Americans favor strong defense, shun hawkishness; Reagan loses points among women for defense spending plans

On Veterans Day 1981, American attitudes toward war and defense appear to have stabilized about where they have been most of the time since World War II - in support of an assertive, but not war-hungry posture.

Despite worries abroad that Americans might be getting trigger-happy, the evidence on attitudes at home suggests the opposite - a caution against military intervention and a preference for economic and political sanctions in cases like a Soviet invasion of Poland.

Even though Americans welcomed the upward trend in defense spending under Presidents Carter and Reagan, a majority (56 percent) think balancing the federal budget more crucial than increasing military spending (20 percent) or cutting taxes (18 percent), says a recent Los Angeles Times poll.

Overall, President Reagan apparently has positioned himself well among Americans who want a more forthright US world stance.

But he is in trouble among women, partly on this issue, contend his own party's political strategists. And the miscues of Secretary of State Alexander Haig have sent disquieting signals to Americans concerned about the prospects of war.

''World War II showed a sea change in American attitudes in favor of a permanent military establishment,'' says opinion expert Everett C. Ladd, director of the University of Connecticut's Roper Center. ''Except for Vietnam and the Watergate years, we've had basically 35 years of no change in American attitudes. The public supports an assertive but not bellicose foreign and defense policy. Before World War II we were far from assertive, outlooking, and activist.''

Americans, however, are wary of hawkishness.

''If a president is seen as supporting an assertive policy, he gains,'' Ladd observes. ''If he falls short, like Carter, he loses. If he goes beyond assertiveness to war-mongering, he loses again. I see an extraordinary constancy in this from 1946.''

Beyond these broad guidelines, American attitudes toward the nation's military strength and world role are hard to define.

''People have complicated feelings on the subject of war,'' says Greg Martire , opinion analyst with Yankelovich, Skelly, and White. ''They want to deny the possibility that nuclear weapons would be used. Typical was a woman saying: 'You can't possibly think about this stuff (nuclear risk). You have to go about your business and assume the people in power know what they are doing.' ''

Mr. Martire says Americans tend to think in ''unreal'' terms about war, perhaps because they believe a war would occur elsewhere. They see less of a threat from the Soviet Union than from an irrational third world leader.

American attitudes toward the likelihood of war send off conflicting signals. On the one hand, 68 percent in a September NBC poll said they thought it very or somewhat likely ''the United States will become involved in a war during the next few years.''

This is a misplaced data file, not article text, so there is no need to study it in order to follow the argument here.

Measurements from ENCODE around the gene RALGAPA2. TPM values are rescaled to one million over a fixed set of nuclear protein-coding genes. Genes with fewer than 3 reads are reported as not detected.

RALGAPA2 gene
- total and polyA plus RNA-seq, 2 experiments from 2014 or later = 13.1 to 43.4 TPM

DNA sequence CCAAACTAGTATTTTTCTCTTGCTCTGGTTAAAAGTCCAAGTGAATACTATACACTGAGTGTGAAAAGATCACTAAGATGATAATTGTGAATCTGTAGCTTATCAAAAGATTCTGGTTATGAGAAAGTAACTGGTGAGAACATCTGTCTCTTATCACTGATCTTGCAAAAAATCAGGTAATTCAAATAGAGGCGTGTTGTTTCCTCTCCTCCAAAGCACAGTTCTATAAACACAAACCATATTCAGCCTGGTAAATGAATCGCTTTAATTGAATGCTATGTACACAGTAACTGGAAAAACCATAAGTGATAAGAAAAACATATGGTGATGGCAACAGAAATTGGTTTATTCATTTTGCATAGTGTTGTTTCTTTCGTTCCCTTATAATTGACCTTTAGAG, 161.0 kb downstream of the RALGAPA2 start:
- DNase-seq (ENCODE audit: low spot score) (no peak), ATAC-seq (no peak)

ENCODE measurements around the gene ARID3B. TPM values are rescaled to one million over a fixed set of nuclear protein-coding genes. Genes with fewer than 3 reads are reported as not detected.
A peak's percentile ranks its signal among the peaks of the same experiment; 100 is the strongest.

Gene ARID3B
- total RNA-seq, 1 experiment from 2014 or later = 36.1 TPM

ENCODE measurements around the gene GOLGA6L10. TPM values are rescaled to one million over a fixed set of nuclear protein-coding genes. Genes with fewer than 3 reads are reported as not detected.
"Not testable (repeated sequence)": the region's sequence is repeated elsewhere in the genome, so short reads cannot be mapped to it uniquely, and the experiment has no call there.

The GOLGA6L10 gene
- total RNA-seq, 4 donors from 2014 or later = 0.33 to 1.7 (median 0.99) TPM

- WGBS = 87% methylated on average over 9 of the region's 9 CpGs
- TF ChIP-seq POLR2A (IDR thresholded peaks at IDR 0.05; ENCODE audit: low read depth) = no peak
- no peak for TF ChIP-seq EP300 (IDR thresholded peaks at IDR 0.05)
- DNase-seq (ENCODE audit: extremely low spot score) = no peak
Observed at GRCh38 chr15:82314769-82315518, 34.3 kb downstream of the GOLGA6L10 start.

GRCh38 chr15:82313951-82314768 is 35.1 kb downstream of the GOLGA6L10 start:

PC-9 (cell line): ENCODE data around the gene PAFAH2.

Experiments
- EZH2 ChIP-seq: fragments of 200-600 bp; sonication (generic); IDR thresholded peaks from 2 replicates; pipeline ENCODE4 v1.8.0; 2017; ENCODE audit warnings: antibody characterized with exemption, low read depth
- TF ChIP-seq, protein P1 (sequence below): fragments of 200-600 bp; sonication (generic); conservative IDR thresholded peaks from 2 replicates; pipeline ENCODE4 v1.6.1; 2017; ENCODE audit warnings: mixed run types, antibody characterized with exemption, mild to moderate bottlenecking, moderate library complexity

Apparently, Americans either think the war would be a minor affair or would not involve nuclear risk. Otherwise, says Thomas Smith, director of the National Opinion Research Center (NORC), public behavior would be radically different - ''with a rush for shelter in the Rockies.''

Public attitudes toward defense spending and foreign affairs is often simply depicted in terms of US-Soviet rivalry. Two-thirds of the public think Ronald Reagan has ''set the right tone'' in his dealings with the Soviets, according to the NBC survey. Three times as many think Russia is stronger than the US, than think the US is stronger than Russia. But a substantial number of those polled think both countries are about equally strong.

While Americans are concerned about the likelihood of war and their nation's relative strength against the Soviet Union, they are in no hurry for combat.

''The overall results suggest a willingness - if not a responsibility - for the United States to meet a military challenge from the Soviet Union if it appears to be a head-on confrontation such as missiles in Cuba or an invasion of the Persian Gulf that would cut off oil supplies,'' says Jeffrey Alderman, director of the ABC news poll, commenting on their October survey on American militarism. ''But Americans do not want . . . to intervene in confrontations between surrogates - Israel against Arabs - or in internal squabbles - Poland against Russia.''

Nonetheless, the war issue complicates Reagan's political position.

''The most significant problem the Reagan administration has right now - and it began back in the campaign - is that Reagan runs 10 to 12 points lower among women than among men,'' says Vincent Breglio, executive director of the Republican Senatorial Campaign Committee.

''When you talk about defense spending, you have to take into account the attitudes of women,'' Mr. Breglio says. ''They don't necessarily say that an aggressive military posture is essential to this country, or that higher military spending is essential.''

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